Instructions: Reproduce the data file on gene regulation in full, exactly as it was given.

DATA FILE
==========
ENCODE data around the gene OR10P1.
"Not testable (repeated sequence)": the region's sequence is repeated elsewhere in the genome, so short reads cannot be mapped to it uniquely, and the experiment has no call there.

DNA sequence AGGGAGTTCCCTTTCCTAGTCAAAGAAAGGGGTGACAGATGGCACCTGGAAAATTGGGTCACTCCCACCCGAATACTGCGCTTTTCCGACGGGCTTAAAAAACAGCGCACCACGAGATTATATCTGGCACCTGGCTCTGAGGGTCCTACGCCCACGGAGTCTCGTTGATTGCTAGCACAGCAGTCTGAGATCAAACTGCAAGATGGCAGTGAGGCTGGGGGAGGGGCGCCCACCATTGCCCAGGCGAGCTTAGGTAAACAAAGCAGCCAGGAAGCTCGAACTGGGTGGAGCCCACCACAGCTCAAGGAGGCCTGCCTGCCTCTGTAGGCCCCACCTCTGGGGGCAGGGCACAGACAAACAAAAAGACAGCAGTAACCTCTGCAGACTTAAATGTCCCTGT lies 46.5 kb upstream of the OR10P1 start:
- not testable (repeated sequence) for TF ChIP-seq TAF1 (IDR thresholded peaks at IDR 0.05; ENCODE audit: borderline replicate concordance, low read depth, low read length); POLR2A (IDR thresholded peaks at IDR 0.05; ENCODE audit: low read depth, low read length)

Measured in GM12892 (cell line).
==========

ENCODE data around the gene OR10P1.
"Not testable (repeated sequence)": the region's sequence is repeated elsewhere in the genome, so short reads cannot be mapped to it uniquely, and the experiment has no call there.

DNA sequence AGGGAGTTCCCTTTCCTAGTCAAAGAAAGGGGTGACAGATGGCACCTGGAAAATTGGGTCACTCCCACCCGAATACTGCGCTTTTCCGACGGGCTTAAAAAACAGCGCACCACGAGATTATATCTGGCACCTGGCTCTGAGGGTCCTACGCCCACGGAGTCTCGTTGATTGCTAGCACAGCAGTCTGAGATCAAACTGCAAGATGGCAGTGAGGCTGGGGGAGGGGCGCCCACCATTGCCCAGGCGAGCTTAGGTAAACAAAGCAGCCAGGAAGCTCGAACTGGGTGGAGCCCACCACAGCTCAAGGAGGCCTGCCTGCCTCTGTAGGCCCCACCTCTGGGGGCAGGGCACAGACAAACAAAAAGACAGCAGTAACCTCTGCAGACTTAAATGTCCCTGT lies 46.5 kb upstream of the OR10P1 start:
- not testable (repeated sequence) for TF ChIP-seq TAF1 (IDR thresholded peaks at IDR 0.05; ENCODE audit: borderline replicate concordance, low read depth, low read length); POLR2A (IDR thresholded peaks at IDR 0.05; ENCODE audit: low read depth, low read length)

Measured in GM12892 (cell line).